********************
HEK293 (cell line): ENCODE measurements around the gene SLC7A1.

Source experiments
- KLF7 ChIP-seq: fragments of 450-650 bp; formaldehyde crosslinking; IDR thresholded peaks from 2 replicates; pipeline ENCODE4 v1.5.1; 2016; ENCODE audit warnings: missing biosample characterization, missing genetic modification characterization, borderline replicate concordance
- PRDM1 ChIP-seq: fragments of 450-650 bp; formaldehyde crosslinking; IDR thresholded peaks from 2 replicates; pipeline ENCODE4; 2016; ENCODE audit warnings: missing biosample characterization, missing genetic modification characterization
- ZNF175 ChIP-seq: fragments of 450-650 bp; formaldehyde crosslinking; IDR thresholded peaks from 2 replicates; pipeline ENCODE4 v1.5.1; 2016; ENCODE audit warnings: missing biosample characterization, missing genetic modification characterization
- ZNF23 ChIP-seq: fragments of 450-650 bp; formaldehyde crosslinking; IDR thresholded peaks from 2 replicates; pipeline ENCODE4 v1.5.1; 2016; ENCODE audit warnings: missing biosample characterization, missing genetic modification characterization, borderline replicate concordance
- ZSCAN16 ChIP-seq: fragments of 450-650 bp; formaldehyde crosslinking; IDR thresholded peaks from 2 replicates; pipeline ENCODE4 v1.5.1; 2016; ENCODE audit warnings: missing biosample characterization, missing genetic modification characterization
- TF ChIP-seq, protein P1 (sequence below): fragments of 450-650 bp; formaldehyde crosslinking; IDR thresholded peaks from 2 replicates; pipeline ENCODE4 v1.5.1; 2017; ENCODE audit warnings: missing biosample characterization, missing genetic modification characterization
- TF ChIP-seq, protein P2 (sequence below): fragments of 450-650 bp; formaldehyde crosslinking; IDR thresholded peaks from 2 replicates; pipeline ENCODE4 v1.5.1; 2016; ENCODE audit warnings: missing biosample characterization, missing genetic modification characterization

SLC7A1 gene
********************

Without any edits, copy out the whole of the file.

HEK293 (cell line): ENCODE measurements around the gene SLC7A1.

Source experiments
- KLF7 ChIP-seq: fragments of 450-650 bp; formaldehyde crosslinking; IDR thresholded peaks from 2 replicates; pipeline ENCODE4 v1.5.1; 2016; ENCODE audit warnings: missing biosample characterization, missing genetic modification characterization, borderline replicate concordance
- PRDM1 ChIP-seq: fragments of 450-650 bp; formaldehyde crosslinking; IDR thresholded peaks from 2 replicates; pipeline ENCODE4; 2016; ENCODE audit warnings: missing biosample characterization, missing genetic modification characterization
- ZNF175 ChIP-seq: fragments of 450-650 bp; formaldehyde crosslinking; IDR thresholded peaks from 2 replicates; pipeline ENCODE4 v1.5.1; 2016; ENCODE audit warnings: missing biosample characterization, missing genetic modification characterization
- ZNF23 ChIP-seq: fragments of 450-650 bp; formaldehyde crosslinking; IDR thresholded peaks from 2 replicates; pipeline ENCODE4 v1.5.1; 2016; ENCODE audit warnings: missing biosample characterization, missing genetic modification characterization, borderline replicate concordance
- ZSCAN16 ChIP-seq: fragments of 450-650 bp; formaldehyde crosslinking; IDR thresholded peaks from 2 replicates; pipeline ENCODE4 v1.5.1; 2016; ENCODE audit warnings: missing biosample characterization, missing genetic modification characterization
- TF ChIP-seq, protein P1 (sequence below): fragments of 450-650 bp; formaldehyde crosslinking; IDR thresholded peaks from 2 replicates; pipeline ENCODE4 v1.5.1; 2017; ENCODE audit warnings: missing biosample characterization, missing genetic modification characterization
- TF ChIP-seq, protein P2 (sequence below): fragments of 450-650 bp; formaldehyde crosslinking; IDR thresholded peaks from 2 replicates; pipeline ENCODE4 v1.5.1; 2016; ENCODE audit warnings: missing biosample characterization, missing genetic modification characterization

SLC7A1 gene